On the Shelf Review – Our Ladies of Sorrow

Back in my early days of playing Call of Cthulhu, I would generally shun any non-Mythos contributions, out of the perspective that much of it was antithetical to Lovecraft’s vision and not very good in quality.  This is true, of course, but it’s equally true of much Mythos-based material for the game as well.  It took some time to get over this impression, with Pagan’s Coming Full Circle doing much to aid in my rehabilitation.

At the time, then, I would have steadfastly avoided a non-Mythos Call of Cthulhu campaign like Our Ladies of Sorrow from Miskatonic River Press, even if it was the work of veteran CoC author Kevin Ross.  If I had, I would have been truly missing out on a great campaign.

Our Ladies of Sorrow draws upon De Quincy’s short story, “Levana and Our Ladies of Sorrow” (truncated in the book by accident), as its prime source of inspiration.  It has further literary roots in the works of Fritz Leiber, Clark Ashton Smith, and Carlos Castaneda, and the movies of Dario Argento and Hideo Nakata are also clear sources of inspiration.  Ross blends together these sources into a mix that is unique and undeniably creepy.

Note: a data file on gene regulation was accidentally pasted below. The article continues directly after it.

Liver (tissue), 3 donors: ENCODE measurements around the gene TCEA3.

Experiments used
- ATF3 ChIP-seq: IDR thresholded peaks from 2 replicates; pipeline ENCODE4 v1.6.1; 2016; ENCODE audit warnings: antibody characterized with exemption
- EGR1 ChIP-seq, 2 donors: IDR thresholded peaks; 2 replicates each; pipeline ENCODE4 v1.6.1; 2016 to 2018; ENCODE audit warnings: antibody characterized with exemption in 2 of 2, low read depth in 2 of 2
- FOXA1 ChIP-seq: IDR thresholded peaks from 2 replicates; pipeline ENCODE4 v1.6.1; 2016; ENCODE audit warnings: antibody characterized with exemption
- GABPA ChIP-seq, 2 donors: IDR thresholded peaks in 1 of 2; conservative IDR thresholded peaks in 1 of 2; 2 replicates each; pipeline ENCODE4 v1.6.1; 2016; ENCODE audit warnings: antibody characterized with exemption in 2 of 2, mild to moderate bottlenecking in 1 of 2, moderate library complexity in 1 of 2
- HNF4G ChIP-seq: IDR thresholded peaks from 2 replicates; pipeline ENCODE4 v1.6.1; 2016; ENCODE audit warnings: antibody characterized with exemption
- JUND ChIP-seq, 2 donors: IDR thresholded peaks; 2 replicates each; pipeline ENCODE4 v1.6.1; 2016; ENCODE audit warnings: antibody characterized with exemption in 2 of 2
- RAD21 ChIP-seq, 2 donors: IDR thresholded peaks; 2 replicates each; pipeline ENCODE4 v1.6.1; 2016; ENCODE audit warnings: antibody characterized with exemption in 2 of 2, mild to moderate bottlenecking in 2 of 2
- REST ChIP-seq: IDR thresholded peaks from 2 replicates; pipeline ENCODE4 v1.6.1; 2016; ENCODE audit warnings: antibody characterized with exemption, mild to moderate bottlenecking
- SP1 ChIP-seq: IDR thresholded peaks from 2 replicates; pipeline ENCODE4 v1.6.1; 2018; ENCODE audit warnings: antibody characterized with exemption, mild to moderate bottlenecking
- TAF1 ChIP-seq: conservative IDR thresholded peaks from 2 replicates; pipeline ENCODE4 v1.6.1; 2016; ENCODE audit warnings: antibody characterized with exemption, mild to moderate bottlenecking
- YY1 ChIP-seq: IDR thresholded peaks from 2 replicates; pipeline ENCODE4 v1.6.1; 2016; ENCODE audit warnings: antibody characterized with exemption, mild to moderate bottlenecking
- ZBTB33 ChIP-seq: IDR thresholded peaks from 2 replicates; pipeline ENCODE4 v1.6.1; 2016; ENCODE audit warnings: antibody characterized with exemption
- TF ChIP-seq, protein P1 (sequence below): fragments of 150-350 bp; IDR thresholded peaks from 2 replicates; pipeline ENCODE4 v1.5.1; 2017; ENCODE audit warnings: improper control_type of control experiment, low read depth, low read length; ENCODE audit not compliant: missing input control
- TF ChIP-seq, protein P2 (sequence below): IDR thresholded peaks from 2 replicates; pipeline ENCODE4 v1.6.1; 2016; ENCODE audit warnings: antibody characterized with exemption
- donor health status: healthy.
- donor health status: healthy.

Ross provides us with three scenarios set in modern times and built around a dark trinity of female figures – the Lady of Darkness, the Lady of Sighs, and the Lady of Tears.  The first scenario, “House of Shadows,” brings the investigators through a mysterious suicide to an apartment building in which dark forces are at work.  The second, “Desert of Sighs”, involves a manhunt for missing hikers in the deserts of the Southwest.  A small Midwestern town threatened by floodwaters and tormented by a mysterious apparition is the focus of “River of Tears.”  The book wraps up with “The Final Cut,” an epilogue drawing the themes of the other three adventures together, allowing investigators to meet or avoid their fates.

Everything here is top-notch – the writing, the situations, the plot, the villains, and the atmosphere.  My only concern was the organization – at times, it’s hard to tell what’s supposed to happen when in an adventure, and a timeline might have benefited.  Nonetheless, this is a definite pick-me-up for those who like to run or read Call of Cthulhu products.

Published in: on November 13, 2009 at 1:00 am  Comments (1)  

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  1. It’s funny you should mention Fritz Leiber’s “Our Lady of Darkness”/”The Pale Brown Thing.” Aside from being a damn fine read, it’s a tribute story that ties in nicely to Lovecraft, Clark Ashton Smith, and Arthur Machen.

    For what it’s worth, there’s a nice interview with Ross about “Our Ladies of Sorrow” here: http://www.koboldquarterly.com/k/article1945.php


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